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Jacinda Ardern and Scott Morrison at the powhiri in Queenstown. Photo by Robert Kitchin – Pool/Getty Images
Jacinda Ardern and Scott Morrison at the powhiri in Queenstown. Photo by Robert Kitchin – Pool/Getty Images

PoliticsMay 31, 2021

As Ardern welcomes Morrison in Queenstown, what are they seeking from one other?

Jacinda Ardern and Scott Morrison at the powhiri in Queenstown. Photo by Robert Kitchin – Pool/Getty Images
Jacinda Ardern and Scott Morrison at the powhiri in Queenstown. Photo by Robert Kitchin – Pool/Getty Images

A short hop and a short stay, but even the sight of two leaders pressing the flesh is a novelty in recent times, reports Justin Giovannetti from Queenstown.

A hefty agenda awaits Jacinda Ardern and Scott Morrison today as they hold in-person talks for the first time in the age of Covid-19, following a year of worsening relations between the prime ministers.

Within the broad programme, the Australians are expected to seek a greater commitment from New Zealand in its ongoing economic tussle with China, while Ardern will continue to press for an end to a hardline programme of deportations across the Tasman.

Scott Morrison’s arrival in the resort town of Queenstown yesterday provided a scene that has become highly unusual around the world for more than a year: two politicians from different countries meeting and shaking hands with no masks in sight. In this case, it also included a hongi between the two leaders.

A pōwhiri was held to greet Morrison at a luxury hotel perched over lake Wakatipu with the Remarkables in the distance. A meeting between the prime ministers is part of the annual calendar, with the last held in early 2020 in Sydney.

Ngāi Tahu leader Edward Ellison welcomed Morrison as a “very rare bird not often seen in New Zealand”. Foreign affairs official Martin Wikaira, who served as the prime minister’s interpreter during the ceremony, sang a version of Waltzing Matilda in te reo Māori. Owing to Covid-19, a Māori leader invited the Australian delegation to skip “the breath of life” from a hongi, but none seemed to take the pass.

At an event later in the evening, Morrison said flooding in Canterbury along with the recent outbreak in Melbourne would be giving the meeting “focus” and a reminder that there’s always a new struggle tomorrow.

The Australians seemed to struggle with the weather, with the temperature hovering around 10 degrees. Morrison came bundled in a wool coat while most of the officials and reporters travelling with him were similarly swaddled. Alongside the promise of beating Covid-19 and an unrelenting focus on prosperity, Morrison noted the chill in his remarks.

There’s a similar chill at the core of Ardern and Morrison’s bond. It’s a deep contradiction. The prime ministers have one of the closest working relationships in the world, with a well used WhatsApp conversation between the two of them and the ability to go by first names even in public remarks. Morrison calls the two countries a close family, but, like many families, they quarrel.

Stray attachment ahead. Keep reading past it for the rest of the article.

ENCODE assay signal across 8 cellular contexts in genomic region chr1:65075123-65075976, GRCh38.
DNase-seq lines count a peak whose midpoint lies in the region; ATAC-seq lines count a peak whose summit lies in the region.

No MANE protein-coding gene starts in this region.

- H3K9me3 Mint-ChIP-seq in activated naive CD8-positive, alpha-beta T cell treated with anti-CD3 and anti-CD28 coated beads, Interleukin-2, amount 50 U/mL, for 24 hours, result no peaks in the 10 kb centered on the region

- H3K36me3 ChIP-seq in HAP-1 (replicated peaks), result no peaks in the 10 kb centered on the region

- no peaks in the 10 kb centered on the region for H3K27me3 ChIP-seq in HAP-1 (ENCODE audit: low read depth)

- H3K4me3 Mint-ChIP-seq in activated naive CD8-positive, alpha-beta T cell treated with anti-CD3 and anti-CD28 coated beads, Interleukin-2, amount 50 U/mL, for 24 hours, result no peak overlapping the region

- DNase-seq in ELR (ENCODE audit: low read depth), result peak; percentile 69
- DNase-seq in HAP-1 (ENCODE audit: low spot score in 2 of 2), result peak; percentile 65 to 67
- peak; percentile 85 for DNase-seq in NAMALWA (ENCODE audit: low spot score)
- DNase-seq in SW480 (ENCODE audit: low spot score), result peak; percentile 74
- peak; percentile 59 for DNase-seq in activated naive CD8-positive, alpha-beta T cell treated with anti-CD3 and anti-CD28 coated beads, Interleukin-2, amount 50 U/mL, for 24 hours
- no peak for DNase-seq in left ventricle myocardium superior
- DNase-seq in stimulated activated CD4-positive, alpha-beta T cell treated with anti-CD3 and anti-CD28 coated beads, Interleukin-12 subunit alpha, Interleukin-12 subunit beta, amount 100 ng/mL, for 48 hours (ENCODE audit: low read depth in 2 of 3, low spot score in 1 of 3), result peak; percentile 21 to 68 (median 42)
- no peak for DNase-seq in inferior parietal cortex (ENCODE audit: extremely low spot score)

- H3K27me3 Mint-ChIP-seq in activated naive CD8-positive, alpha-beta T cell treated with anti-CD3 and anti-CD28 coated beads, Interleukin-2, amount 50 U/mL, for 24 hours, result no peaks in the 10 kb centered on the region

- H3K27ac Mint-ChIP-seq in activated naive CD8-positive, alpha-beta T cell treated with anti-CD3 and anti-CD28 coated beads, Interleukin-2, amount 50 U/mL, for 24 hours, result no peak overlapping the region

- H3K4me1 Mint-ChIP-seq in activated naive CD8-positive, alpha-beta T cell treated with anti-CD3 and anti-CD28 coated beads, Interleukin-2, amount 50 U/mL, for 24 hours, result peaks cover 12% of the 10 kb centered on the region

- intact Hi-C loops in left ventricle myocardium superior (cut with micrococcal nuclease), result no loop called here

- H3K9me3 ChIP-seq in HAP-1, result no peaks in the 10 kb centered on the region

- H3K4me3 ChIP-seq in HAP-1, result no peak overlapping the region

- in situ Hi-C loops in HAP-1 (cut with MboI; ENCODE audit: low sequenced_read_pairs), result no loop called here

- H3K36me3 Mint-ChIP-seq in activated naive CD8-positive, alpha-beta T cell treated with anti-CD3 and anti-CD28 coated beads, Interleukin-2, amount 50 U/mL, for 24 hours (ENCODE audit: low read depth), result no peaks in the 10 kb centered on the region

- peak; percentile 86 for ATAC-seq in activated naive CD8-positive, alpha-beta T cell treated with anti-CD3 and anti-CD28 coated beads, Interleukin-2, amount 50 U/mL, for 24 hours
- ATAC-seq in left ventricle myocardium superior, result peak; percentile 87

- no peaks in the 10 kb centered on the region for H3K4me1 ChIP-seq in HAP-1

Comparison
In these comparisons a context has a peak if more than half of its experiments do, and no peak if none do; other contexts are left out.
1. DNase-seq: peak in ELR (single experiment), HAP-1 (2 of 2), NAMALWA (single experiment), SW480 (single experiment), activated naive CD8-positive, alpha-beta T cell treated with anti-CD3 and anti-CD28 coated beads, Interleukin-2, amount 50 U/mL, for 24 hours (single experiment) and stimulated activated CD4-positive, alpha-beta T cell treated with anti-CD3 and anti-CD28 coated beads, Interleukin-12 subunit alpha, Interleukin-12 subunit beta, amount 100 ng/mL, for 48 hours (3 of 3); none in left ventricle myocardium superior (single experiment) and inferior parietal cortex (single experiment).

The Australian prime minister has prompted Ardern to show some of the most serious public anger of her premiership, especially after his government oversaw the deportation of children earlier this year. When the two last met last February, Ardern demanded that the Australians stop “deporting your people and your problems”. A year later, the situation has only worsened.

New Zealand sporting star Sonny Bill Williams led a protest in Queenstown, held at the same time as the pōwhiri, calling on an end to Australia’s detention policies. He also called on both countries to accept an offer made eight years ago by New Zealand to resettle 150 people held in Australia’s offshore detention centre. Ardern’s office said the deal is still on the table

The meeting was supposed to be a celebration of both countries largely beating Covid-19. That was overshadowed, however, by another lockdown in the Australian state of Victoria and the reporting of five more community cases in Melbourne yesterday.

The global pandemic was a constant concern in the leadup to the arrival of the Australian delegation, with concerns that the Melbourne outbreak could prompt the postponement of the visit.

The trans-Tasman bubble is facing its most significant challenge yet with the seven-day lockdown in Victoria. New Zealand responded by interrupting travel with the state for at least 10 days. It will require some Australians travelling from outside the state to show proof of a negative Covid test before flying across the Tasman as of tomorrow. Morrison underwent a Covid-19 test before his arrival as a precaution.

The two prime ministers were supposed to start the visit by attending a trans-Tasman rugby game together in Queenstown. However, the Australian side was meant to be the Melbourne Rebels. The match was made impossible by Victoria’s lockdown and moved to Sydney.

Before the meeting started, New Zealand extended an olive branch to the visiting prime minister by joining Australia in its trade dispute with Australia over barley tariffs. The heavy tariff has widely been seen as punishment for Australian criticism of Chinese behaviour in the Pacific.

New Zealand is joining the dispute as a third party in support of Australia, it says, to uphold the “rules-based trading system” that is at the core of the country’s independent foreign policy. That same policy, which often hedges between Chinese and western demands, is also a point of friction between New Zealand and Australia.

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